Delta Blues and the Blue and Gray

“Yes I know the blues had a baby, and they named the baby rock and roll.”

Muddy Waters

One of the defining experiences of the day was observing the marked shift in climate, geography, and culture with every mile that we drove further into the Southland. Our first stop today was at the Delta Blues Museum in Clarksdale, Mississippi. Clarksdale is one of several places in the Mississippi Delta that lays claim to be the birthplace of the blues. Housed in the former rail station on the edge of downtown, the museum houses an extensive collection of artifacts and informative signage from some of the best known figures in blues including Robert Johnson, BB King, and, of course Clarksdale’s own son, Muddy Waters.  One of our students was delighted to find the brick her family had bought several years ago to help support the museum! It was a great start to our day in the Delta.

Delta Blues

From Clarksdale we drove through the heart of Mississippi farm country, and we were surprised at how similar the land looked to rural Indiana: flat; and expansive fields of green for as far as the eye can see, broken only by the occasional grove of trees, farm-house, or silo. Of course, the presence of rows of cotton plants, so pervasive in the Delta, reminded us of our location.  Some of our students were also delighted to see kudzu for the first time and commented on the way it draped itself over trees and smothered structures giving the landscape a strange Dr. Seuss-like appearance. As we got further South, Spanish moss began to make an appearance for the first time.


When we arrived in Vicksburg, we ate lunch at a place with tons of local color, owned and operated by a Hoosier of all people. But with smothered catfish etouffee, rice, and greens as a menu staple – it was clear that we weren’t in the Midwest.  Some friendly locals were happy to give us all kinds of advice on what to see and where to go on our brief visit. We walked over to a small antique store (where one of our students got to ride a tractor) and then to the Yazoo and Mississippi Valley Railroad Museum where a wonderful docent prepared us for our visit to the Vicksburg Military Park. The museum had an amazing diorama of the battlefield as well as model train and ship exhibits.  We saw an incredibly detailed minature of the ironclad warship, the USS Cairo, which was recovered from the bottom of the Mississippi River in 1956 after being underwater for almost 100 years.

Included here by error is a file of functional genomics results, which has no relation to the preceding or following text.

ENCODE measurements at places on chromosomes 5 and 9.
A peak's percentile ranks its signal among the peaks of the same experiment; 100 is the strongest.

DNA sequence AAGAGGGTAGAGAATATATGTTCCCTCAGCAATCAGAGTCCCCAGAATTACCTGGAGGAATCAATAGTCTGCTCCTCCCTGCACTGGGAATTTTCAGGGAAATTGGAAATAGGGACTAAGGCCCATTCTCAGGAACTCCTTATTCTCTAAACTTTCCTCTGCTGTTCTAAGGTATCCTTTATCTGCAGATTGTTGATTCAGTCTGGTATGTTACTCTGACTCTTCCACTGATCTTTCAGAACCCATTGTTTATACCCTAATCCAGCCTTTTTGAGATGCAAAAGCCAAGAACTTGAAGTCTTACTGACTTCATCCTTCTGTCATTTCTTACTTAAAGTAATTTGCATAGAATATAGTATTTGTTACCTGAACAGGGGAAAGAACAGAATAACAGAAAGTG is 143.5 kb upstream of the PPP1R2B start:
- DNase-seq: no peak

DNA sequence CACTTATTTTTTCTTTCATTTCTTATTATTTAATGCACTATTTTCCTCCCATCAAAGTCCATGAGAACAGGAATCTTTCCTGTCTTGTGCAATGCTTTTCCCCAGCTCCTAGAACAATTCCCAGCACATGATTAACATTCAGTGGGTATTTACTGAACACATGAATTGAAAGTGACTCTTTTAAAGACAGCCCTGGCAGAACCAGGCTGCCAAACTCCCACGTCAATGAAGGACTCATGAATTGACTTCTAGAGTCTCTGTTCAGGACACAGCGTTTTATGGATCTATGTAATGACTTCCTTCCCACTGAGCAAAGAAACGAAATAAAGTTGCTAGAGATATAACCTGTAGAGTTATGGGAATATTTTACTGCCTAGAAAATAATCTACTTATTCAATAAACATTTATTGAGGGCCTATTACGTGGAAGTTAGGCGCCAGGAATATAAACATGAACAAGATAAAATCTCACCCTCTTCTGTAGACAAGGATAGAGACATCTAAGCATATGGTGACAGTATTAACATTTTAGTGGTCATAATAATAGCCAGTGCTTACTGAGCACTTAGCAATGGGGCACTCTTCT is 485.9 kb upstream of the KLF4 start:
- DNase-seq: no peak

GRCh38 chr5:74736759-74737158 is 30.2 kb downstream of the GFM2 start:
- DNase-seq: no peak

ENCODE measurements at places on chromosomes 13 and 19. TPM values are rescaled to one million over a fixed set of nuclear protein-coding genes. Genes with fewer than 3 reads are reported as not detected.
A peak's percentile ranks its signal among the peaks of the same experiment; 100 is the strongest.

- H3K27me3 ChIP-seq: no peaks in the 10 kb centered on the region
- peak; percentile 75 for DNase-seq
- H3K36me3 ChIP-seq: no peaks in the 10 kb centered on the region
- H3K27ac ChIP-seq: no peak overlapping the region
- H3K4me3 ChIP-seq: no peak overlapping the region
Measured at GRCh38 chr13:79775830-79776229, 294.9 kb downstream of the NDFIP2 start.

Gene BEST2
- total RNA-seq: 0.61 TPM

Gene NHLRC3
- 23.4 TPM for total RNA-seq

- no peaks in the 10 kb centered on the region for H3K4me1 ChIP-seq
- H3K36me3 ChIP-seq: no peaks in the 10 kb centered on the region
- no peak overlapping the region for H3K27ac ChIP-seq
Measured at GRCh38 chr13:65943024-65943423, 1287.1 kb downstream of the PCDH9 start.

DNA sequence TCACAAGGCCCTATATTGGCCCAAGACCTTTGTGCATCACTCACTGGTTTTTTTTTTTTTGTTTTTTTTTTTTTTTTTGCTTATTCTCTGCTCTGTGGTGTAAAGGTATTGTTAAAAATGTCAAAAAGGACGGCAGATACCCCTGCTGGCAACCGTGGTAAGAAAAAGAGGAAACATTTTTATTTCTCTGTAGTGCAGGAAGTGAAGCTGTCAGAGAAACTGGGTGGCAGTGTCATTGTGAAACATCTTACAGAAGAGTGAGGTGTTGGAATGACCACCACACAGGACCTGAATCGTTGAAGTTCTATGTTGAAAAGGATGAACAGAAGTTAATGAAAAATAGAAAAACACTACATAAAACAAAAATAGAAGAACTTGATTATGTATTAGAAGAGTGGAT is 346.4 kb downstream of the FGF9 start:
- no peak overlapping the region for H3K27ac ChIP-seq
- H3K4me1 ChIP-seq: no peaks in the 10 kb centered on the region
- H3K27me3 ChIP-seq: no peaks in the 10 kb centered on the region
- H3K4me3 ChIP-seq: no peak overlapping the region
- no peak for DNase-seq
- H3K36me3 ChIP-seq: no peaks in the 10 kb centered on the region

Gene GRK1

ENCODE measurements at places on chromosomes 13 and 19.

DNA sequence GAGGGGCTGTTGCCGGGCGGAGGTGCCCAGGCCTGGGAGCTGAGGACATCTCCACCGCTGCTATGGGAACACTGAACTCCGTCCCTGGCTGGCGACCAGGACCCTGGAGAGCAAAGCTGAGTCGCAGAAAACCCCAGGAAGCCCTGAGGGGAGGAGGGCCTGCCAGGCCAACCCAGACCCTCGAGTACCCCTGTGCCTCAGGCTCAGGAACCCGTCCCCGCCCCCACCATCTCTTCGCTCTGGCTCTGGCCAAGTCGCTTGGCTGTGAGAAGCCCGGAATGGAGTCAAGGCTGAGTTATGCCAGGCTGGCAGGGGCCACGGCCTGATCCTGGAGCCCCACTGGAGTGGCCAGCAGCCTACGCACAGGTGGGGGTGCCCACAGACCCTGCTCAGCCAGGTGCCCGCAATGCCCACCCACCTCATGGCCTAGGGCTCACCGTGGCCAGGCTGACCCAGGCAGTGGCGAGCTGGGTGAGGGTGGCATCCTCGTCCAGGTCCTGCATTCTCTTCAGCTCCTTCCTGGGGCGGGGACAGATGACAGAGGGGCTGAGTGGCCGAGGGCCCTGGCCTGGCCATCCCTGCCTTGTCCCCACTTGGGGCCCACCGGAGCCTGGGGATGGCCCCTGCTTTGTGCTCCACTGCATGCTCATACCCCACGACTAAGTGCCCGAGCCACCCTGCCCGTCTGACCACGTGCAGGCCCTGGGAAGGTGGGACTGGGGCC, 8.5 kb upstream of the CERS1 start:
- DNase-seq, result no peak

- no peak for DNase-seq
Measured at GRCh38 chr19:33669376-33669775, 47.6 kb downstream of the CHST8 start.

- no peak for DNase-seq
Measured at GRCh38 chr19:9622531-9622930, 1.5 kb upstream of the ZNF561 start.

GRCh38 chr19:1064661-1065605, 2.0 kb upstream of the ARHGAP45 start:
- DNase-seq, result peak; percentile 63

It was a hot and muggy afternoon, perfect for touring the battle field and getting some small sense of the conditions under which the soldiers labored and fought. The real USS Cairo is on display at the park and has been partially restored to its wartime condition.  The size and complexity of the ship, which was powered by a steam powered paddle wheel was most impressive.

From there it was on to the battlefield, which spanned nine miles, encompassing Vicksburg.  It is heavily memorialized, as so many Civil War battlefields are.  We saw many monuments to various Indiana regiments; however, the Illinois memorial was by far the most splendid and captivating in its Classical style and the sweeping vistas it offered of the battlefield.

Our last leg of the journey was to Natchez, through some cooling rains. In fact, when we arrived at our hotel for the night, perched high atop a bluff overlooking the Mississippi, it was surprising comfortable for a June afternoon. And certainly the view was spectacular!


One of our students celebrated her 16th birthday in style as we watched the sun set over the river and enjoyed a nice dinner in our hotel restaurant.



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